Are widows a part of your church’s ministry?
According to the Holmes-Rahe Life Stress Inventory Test the most stressful situation a person can face in life is the death of a spouse.  Imagine adding to the grief of losing a spouse a fleeting income, health limitations, and loneliness. Together this makes for a very vulnerable situation. Outside of taking a meal to a widow during her time of grief, what role should the church be playing in caring for widows?
Beyond the Casserole Dish is a series of three blogs focused on the issues of caring for widows from a biblical and practical standpoint.
God’s Cares for the Widow
Widows are a primary recipient of God’s protection, justice and care throughout the Bible. In fact, there are over 72 verses in the Bible that relate directly to God’s heart for defending and protecting the vulnerable widow. (Isaiah 1:17; Jer. 22:3-4; Psalm 68:5) In Deuteronomy 27:19 God evens states, “cursed is the man who withholds justice to the widow.” The widow is often considered part of the “quartet of the vulnerable” mentioned throughout the Scriptures along with the poor, orphan and immigrant.
In biblical times, widows were in an especially challenging position. The lack of honorable employment and the shortage of secular institutions providing help resulted in many widows living in neglect and poverty. Some widows may have received help through family or friends, but many lived in insufficiency. Thus, it was necessary for the church to step in and care for this group. 
Though in today’s society more basic support and benefits for widows are provided through governmental programs, the extent of their needs is increasing. As the structure of the family continues to disintegrate the number of widows without care will only grow.
With the care of widows being an escalating necessity how can the church step in and serve? Our answer to this question will come in several separate parts.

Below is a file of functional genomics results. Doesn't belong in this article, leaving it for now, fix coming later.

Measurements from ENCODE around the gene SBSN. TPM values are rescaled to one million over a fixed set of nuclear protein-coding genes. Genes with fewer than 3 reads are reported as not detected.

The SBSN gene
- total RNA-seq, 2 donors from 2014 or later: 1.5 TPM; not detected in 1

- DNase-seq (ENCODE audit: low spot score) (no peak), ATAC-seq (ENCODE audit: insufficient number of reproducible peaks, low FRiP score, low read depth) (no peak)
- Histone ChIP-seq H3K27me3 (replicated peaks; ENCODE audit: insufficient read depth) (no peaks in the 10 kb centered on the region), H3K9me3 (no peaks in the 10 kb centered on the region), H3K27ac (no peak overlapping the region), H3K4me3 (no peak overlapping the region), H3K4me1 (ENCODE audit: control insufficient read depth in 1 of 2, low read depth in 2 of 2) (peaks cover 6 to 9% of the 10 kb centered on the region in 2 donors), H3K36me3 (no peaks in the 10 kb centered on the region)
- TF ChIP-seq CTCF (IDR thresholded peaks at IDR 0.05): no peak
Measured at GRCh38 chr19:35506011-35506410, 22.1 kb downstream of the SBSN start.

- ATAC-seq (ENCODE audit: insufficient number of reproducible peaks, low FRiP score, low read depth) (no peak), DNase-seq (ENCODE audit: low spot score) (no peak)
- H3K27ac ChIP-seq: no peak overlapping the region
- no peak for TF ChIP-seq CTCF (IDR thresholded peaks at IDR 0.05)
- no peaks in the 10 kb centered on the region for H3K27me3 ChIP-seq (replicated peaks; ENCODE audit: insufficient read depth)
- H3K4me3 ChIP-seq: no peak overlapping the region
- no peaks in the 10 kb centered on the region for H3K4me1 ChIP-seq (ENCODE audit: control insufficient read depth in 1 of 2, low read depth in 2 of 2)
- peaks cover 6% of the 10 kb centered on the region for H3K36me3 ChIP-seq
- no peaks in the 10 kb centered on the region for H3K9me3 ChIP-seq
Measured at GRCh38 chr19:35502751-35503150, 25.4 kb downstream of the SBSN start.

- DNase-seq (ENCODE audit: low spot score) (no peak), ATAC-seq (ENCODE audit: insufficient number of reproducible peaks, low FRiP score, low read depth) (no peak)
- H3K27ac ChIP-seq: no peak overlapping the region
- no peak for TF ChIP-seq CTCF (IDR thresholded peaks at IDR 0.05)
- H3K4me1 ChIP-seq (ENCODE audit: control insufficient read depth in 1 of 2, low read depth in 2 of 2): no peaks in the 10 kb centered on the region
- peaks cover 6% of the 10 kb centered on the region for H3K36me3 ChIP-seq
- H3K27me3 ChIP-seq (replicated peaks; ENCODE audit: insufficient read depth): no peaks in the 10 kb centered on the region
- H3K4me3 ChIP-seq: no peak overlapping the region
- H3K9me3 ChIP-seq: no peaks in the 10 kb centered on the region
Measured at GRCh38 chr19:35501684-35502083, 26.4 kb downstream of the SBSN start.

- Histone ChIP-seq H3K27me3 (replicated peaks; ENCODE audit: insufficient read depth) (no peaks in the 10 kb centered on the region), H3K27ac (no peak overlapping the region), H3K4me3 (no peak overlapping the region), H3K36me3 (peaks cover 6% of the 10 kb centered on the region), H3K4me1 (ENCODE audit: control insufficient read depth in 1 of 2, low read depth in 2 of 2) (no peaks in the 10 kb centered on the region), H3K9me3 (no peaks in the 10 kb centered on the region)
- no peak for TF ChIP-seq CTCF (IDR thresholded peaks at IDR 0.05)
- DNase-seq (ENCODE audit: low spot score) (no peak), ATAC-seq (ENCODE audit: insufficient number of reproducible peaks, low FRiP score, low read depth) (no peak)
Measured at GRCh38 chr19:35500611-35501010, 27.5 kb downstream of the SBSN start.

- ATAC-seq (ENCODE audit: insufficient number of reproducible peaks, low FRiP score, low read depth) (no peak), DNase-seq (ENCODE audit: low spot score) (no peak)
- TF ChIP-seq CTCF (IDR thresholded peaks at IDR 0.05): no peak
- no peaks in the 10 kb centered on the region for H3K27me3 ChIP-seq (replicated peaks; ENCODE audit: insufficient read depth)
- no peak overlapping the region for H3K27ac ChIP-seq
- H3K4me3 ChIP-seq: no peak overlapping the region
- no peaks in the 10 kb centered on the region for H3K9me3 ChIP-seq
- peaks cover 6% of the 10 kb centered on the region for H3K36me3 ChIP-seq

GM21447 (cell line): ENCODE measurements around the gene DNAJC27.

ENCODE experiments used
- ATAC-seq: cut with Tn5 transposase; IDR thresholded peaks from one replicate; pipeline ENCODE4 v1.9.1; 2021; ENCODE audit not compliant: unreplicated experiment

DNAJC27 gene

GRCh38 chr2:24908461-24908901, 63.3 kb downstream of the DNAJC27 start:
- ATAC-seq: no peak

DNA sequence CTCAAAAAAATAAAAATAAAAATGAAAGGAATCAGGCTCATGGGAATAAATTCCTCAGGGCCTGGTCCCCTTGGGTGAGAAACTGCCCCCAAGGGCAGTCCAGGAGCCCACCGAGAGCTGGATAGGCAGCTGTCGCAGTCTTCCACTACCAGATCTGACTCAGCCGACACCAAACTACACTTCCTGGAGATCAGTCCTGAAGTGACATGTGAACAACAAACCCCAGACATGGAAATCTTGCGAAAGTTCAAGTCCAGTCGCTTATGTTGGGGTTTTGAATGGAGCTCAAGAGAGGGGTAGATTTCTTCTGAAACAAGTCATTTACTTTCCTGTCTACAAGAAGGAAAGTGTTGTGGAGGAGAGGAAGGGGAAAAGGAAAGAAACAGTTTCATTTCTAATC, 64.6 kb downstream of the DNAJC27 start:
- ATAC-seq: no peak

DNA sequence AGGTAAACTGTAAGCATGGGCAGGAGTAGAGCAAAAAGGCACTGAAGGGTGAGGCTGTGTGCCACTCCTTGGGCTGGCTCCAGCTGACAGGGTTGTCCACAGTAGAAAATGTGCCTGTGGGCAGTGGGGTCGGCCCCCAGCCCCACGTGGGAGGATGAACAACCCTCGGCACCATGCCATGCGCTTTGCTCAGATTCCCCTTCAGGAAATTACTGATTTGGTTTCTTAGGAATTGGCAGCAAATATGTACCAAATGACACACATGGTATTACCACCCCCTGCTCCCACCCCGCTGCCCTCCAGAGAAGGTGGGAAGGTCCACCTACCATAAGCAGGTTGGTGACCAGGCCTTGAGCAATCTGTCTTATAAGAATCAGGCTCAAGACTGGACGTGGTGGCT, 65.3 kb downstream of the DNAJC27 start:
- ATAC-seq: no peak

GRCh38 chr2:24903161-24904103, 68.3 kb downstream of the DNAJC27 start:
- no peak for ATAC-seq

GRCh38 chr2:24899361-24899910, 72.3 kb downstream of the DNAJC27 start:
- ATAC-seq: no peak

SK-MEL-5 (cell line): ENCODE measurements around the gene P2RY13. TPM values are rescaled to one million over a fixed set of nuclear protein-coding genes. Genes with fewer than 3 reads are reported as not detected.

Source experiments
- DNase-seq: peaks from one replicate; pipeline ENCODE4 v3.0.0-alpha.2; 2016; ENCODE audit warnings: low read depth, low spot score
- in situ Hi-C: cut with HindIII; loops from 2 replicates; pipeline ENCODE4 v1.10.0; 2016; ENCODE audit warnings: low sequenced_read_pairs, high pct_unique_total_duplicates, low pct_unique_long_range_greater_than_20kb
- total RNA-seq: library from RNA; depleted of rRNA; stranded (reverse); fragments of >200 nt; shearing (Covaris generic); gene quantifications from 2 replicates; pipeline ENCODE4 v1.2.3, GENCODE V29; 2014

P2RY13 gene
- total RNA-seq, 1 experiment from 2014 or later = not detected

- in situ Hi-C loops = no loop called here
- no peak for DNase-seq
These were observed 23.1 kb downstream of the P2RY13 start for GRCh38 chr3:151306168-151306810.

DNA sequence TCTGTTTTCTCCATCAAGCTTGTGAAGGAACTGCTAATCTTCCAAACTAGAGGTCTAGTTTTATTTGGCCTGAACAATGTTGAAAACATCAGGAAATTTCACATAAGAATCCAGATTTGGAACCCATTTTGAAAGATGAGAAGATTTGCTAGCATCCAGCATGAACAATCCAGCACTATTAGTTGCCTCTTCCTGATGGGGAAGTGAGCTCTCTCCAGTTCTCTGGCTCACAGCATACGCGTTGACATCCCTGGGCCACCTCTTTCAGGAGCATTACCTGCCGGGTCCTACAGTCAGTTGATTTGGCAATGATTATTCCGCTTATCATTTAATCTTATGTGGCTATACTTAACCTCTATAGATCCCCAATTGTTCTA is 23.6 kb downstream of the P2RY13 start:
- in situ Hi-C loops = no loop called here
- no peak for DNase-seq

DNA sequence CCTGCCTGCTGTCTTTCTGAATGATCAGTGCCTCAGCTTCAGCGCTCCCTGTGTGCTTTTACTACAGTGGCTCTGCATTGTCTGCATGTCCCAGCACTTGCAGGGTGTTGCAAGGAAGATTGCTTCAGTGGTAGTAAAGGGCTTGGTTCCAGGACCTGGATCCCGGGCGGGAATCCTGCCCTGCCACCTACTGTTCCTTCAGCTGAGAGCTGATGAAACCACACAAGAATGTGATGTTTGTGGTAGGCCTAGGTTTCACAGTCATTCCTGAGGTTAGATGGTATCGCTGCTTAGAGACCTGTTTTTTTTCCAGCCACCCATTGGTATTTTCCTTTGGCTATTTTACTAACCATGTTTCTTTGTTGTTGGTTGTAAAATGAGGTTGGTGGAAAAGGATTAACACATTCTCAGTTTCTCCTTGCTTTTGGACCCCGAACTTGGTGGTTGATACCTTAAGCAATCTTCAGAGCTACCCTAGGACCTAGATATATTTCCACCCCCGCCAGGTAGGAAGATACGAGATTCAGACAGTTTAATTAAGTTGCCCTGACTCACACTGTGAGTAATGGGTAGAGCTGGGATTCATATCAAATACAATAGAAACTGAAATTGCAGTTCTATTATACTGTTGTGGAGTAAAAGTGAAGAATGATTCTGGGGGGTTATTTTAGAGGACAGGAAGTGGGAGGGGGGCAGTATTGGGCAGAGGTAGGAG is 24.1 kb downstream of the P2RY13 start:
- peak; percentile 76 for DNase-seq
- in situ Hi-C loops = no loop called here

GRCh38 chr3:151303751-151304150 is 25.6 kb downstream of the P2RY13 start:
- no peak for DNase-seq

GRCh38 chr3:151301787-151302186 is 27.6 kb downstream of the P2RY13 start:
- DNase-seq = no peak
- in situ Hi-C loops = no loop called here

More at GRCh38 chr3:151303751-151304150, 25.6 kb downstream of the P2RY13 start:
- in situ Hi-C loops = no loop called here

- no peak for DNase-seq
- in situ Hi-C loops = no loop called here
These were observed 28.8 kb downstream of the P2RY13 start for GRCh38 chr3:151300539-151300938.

Let’s begin by taking a brief look at how God provided for the widows in Scripture. Interestingly enough there are several instances in both testaments where God uses miracles to bless and provide for widows.
We see in 2 Kings 4:1-7 a prophet’s widow crying out to Elisha for help with debt. With the pending sale of her sons into slavery God, through Elisha, performs a miracle of abundant oil thereby meeting her present and ongoing financial needs.
In Luke 7:11-17 Jesus, seeing the tears of the widowed mother and feeling compassion for her, touches the casket and brings her son back to life.
Other miracle stories include:
The dead son of the widow Zarephath in 1 Kings 17:17-24
The miracle of Tabitha in Acts 9:36-43
In all four situations we see God responding, through others, to a need with a miracle. In some cases the response provided immediate physical provisions while in others, emotional and spiritual comfort.
The early church also responds to the needs of widows in Acts 6:1-4. Seven men “full of the Spirit and wisdom” were identified to distribute the food and care for the widows of the Hellenistic Jews. Here we see the church specifically identifying and caring for widows in a wholistic manner.
The care of widows is a theme that cannot be missed in the Bible, and their support takes many forms: spiritual, emotional and physical James evens conveys the message that “true religion” involves visiting “widows in their affliction” (James 1:27).
Are widows a part of your church’s ministry? As churches think about various aspects of missional living, identifying and caring for widows should not be forgotten.
We will continue this discussion and speak more about the church’s role in identifying needs in part 2 of this series.Resources: